Prima ballerina white swan on stage bow and curtsey to the audience against other dancers. Ballet Swan Lake, the Opera House in Kiev, Ukraine.

Prima ballerina white swan on stage bow and curtsey to the audience against other dancers. Ballet Swan Lake, the Opera House in Kiev, Ukraine.

Music / Nicholas Newman / Oxford / Oxfordshire / Review / Theatre

Tchaikovsky’s Swan Lake

A review by Nicholas Newman and Alicja Czermak

Last night the Russian State Ballet of Siberia performed Swan Lake at Oxford’s New Theatre.

This Russian ballet company is in the midst of its 2020 United Kingdom tour, and Wednesday’s performance was the last night of its three days in Oxford.

The Ballet’s soloists were Odette/Odile played by Sayaka Takuda and Prince Siegfried performed by Georgy Bolsunovsky.

About the ballet

Swan Lake is a ballet composed by Russian composer Pyotr Ilyich Tchaikovsky in 1875–76. Despite its initial failure, it is now one of the world’s most popular ballets.

The scenario, initially in two acts, was initially based on a mix of Russian and German folk tales and tells the story of Odette, a princess turned into a swan by an evil sorcerer’s curse. The choreographer of the original production was Julius Reisinger. The ballet was premiered by the Bolshoi Ballet on 4 March 1877 at the Bolshoi Theatre in Moscow.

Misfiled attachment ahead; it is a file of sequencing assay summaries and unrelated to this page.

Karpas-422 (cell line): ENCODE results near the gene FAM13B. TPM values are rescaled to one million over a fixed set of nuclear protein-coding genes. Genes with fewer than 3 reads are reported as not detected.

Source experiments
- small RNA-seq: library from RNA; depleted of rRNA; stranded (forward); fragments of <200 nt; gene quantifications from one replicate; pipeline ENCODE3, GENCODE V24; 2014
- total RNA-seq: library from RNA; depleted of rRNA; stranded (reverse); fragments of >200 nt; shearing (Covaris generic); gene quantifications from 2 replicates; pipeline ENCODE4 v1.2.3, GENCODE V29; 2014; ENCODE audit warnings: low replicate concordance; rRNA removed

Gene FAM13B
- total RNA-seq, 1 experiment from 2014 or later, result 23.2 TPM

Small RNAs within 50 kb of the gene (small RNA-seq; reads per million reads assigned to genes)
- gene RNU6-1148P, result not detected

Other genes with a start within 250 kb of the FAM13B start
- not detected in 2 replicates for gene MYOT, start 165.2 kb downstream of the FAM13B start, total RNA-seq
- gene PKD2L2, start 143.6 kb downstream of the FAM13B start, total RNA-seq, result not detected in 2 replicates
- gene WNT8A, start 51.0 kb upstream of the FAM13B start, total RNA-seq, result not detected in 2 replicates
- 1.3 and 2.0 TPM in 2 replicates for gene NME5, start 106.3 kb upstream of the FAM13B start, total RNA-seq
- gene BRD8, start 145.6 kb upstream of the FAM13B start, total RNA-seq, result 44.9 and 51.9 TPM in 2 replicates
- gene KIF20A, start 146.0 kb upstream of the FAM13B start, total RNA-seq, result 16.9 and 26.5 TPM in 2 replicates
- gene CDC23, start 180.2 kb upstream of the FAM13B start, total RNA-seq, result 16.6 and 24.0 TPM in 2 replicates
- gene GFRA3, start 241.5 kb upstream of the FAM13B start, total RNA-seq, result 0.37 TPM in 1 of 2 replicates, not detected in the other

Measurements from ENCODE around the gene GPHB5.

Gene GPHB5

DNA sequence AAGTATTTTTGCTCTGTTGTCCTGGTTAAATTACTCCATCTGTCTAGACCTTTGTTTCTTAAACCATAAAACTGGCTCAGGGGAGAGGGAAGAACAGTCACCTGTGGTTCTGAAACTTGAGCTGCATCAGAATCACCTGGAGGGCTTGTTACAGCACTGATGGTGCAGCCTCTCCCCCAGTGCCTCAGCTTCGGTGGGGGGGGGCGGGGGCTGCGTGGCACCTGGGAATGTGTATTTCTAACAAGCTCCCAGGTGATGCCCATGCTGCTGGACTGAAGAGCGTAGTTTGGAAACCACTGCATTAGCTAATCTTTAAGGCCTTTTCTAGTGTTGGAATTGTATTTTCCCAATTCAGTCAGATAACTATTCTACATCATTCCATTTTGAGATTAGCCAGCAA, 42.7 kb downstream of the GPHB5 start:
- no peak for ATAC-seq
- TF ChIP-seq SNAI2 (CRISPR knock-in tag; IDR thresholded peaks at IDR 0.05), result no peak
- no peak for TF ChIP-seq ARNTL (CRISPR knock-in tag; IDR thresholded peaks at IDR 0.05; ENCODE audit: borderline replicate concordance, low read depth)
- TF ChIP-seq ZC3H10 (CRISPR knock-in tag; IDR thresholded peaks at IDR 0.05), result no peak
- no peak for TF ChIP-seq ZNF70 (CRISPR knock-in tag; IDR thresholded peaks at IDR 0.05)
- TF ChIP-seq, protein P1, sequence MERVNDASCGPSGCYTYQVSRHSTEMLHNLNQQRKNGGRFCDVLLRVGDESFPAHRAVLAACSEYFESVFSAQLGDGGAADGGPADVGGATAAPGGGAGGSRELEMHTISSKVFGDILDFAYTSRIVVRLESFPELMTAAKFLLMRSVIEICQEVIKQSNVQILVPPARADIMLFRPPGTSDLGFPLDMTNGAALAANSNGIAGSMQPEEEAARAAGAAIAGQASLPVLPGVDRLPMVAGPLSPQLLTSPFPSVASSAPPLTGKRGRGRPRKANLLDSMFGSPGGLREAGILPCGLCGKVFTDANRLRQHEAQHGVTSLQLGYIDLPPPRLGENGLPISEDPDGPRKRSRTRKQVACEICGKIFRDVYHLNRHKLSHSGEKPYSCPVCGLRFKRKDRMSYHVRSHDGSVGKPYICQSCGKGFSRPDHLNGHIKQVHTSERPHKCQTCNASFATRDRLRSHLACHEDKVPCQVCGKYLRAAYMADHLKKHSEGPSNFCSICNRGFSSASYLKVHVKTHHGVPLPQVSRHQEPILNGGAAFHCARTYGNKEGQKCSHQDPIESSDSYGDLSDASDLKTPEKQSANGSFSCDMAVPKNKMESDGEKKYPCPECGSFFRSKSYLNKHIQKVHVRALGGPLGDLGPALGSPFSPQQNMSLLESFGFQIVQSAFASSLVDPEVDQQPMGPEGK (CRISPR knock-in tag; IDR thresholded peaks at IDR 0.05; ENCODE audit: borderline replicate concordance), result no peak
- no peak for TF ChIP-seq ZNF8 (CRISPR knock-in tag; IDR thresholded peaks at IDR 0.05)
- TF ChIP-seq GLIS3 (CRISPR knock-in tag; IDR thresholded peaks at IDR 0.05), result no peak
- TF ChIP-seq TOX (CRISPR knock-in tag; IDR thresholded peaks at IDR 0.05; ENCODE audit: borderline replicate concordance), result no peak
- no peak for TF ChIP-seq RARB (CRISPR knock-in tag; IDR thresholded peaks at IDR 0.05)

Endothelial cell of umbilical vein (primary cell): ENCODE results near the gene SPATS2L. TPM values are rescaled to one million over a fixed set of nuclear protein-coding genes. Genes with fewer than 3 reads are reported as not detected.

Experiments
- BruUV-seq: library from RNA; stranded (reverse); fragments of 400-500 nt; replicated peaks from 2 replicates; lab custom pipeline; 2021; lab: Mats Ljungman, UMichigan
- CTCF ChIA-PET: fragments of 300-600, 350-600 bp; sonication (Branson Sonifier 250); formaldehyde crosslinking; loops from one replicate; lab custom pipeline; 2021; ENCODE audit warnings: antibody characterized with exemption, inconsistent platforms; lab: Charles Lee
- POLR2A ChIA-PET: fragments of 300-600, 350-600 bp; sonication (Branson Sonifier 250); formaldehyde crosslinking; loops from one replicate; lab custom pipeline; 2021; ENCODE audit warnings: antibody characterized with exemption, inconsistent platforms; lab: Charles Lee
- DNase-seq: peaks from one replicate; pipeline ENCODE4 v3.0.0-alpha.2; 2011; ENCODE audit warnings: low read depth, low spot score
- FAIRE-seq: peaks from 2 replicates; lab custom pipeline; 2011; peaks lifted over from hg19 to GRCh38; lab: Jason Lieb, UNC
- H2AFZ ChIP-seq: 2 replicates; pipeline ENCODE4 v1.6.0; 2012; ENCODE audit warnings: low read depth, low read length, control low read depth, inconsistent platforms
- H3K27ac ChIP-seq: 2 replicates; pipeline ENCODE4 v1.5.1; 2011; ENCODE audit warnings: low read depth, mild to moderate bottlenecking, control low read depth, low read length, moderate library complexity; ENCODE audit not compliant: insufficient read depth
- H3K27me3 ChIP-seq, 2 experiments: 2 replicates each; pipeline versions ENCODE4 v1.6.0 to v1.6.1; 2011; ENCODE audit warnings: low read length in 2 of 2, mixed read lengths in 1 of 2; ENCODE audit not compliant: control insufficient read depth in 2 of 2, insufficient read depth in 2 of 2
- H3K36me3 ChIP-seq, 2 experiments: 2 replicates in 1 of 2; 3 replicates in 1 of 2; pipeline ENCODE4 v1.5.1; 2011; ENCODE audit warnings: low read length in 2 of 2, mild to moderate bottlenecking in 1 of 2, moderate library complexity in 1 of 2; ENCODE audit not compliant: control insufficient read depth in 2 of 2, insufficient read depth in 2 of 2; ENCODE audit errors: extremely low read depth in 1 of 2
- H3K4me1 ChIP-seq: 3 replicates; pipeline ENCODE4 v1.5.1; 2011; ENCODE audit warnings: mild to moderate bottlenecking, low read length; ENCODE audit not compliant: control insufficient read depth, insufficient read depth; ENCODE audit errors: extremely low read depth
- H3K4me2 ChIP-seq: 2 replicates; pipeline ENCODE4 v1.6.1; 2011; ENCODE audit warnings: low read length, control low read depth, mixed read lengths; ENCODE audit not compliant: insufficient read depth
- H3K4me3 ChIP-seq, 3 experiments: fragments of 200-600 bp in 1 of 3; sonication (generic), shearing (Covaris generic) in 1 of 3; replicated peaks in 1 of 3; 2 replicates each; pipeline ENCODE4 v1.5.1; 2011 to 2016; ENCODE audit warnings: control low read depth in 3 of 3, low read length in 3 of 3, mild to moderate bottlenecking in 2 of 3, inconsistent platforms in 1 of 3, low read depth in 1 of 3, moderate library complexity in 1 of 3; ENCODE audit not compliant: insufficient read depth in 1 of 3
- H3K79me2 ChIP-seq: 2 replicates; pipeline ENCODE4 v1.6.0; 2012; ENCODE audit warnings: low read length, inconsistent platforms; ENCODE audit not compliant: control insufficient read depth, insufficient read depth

As for the performance

It was the first ballet I was going to watch and I wasn’t sure what to expect from it. Swan Lake is the most famous among classic ballets. Being performed by Russian State Ballet of Siberia sounded very promising same as fully-packed theatre.

I was a bit sceptic, but unnecessarily. Tchaikovsky’s orchestra music played underneath the stage was a pure masterpiece and watching the swirling skilful dancers into these tunes was a delicacy for the eyes. Both- dance and melody were perfectly merged. Dynamic sounds were expressed magnificently in the moves, slow tunes in the elegant poses and difficult swirls that seemed to be made without any effort.

Between each scene there were little pauses in the music to give an audience a chance to praise the actors with applause. The biggest appreciation was given to the ‘Dance of the Little Swans’ and ‘Odile solo dance’.

Stunning costumes filled the scenes with bright colours in the ballroom were at next they were balanced with shiny, calm white swans by the lake. These details made me feel I wanted to catch all the dancers at the same time. Dynamic of ACTION, spectacular choreography, dramatic music, all of it gave me Goosebumps while watching.

I felt absolutely moved by this tragic tale of the love    when prince disappears in stormy lake forever and the end of the story.

The audience gave booming applause to the all performers. I hope seeing Swan Lake with Russian State of Siberia is a first chapter into my own romance with the ballet.

About Russian State Ballet of Siberia

They established it in 1981 and are one of Russia’s leading ballet companies and have built an international reputation for delivering performances of outstanding quality and unusual depth. The soloists and corps de ballet are superb and never fail to delight audiences with their breath-taking physical ability and dazzling costumes. It is based at the Krasnoyarsk State Opera and Ballet Theatre, in Krasnoyarsk, Russia.

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